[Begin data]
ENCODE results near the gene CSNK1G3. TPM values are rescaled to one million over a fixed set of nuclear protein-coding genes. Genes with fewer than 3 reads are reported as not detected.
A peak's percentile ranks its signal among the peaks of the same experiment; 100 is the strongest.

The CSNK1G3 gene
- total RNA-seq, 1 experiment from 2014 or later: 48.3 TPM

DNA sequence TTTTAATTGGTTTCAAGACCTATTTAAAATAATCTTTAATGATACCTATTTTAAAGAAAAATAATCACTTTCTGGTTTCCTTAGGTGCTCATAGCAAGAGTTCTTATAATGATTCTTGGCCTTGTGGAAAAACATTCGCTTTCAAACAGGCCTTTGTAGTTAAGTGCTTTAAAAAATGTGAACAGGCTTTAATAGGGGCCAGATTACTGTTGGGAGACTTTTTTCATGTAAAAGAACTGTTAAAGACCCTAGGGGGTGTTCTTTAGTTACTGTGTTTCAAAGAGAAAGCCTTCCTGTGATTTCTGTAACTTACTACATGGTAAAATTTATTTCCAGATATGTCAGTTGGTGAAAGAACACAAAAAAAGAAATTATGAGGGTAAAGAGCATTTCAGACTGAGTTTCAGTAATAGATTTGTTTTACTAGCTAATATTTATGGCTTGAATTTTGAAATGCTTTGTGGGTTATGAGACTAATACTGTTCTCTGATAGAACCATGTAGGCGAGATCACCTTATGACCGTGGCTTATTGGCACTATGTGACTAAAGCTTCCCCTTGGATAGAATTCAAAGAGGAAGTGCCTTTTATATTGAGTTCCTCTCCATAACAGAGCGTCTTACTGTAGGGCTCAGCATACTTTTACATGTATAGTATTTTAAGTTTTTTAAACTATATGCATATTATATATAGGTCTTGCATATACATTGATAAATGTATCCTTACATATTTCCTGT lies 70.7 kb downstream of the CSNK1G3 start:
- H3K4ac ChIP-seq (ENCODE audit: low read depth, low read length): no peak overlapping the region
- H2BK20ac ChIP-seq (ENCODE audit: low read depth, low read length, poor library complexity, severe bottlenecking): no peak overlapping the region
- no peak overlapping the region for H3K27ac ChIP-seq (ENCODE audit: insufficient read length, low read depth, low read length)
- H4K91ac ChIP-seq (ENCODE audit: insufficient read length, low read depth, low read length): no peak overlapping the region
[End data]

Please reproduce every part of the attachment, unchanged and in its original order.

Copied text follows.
ENCODE results near the gene CSNK1G3. TPM values are rescaled to one million over a fixed set of nuclear protein-coding genes. Genes with fewer than 3 reads are reported as not detected.
A peak's percentile ranks its signal among the peaks of the same experiment; 100 is the strongest.

The CSNK1G3 gene
- total RNA-seq, 1 experiment from 2014 or later: 48.3 TPM

DNA sequence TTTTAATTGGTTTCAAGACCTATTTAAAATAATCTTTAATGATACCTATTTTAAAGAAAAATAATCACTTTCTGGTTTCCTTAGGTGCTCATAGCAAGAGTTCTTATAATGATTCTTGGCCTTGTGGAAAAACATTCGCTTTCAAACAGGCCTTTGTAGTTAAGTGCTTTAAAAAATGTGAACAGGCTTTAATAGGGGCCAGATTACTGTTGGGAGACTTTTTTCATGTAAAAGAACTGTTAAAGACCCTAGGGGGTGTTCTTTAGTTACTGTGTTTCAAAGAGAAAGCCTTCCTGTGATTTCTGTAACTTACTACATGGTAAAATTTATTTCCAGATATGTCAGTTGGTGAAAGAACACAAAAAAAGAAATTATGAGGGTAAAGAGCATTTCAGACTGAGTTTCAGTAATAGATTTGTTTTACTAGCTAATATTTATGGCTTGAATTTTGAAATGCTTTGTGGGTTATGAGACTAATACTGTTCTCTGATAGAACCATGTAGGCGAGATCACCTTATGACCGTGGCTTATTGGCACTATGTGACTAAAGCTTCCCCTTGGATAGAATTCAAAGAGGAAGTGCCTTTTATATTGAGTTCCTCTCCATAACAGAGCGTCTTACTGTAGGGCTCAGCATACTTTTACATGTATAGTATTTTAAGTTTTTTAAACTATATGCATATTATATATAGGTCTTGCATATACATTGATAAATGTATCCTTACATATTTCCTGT lies 70.7 kb downstream of the CSNK1G3 start:
- H3K4ac ChIP-seq (ENCODE audit: low read depth, low read length): no peak overlapping the region
- H2BK20ac ChIP-seq (ENCODE audit: low read depth, low read length, poor library complexity, severe bottlenecking): no peak overlapping the region
- no peak overlapping the region for H3K27ac ChIP-seq (ENCODE audit: insufficient read length, low read depth, low read length)
- H4K91ac ChIP-seq (ENCODE audit: insufficient read length, low read depth, low read length): no peak overlapping the region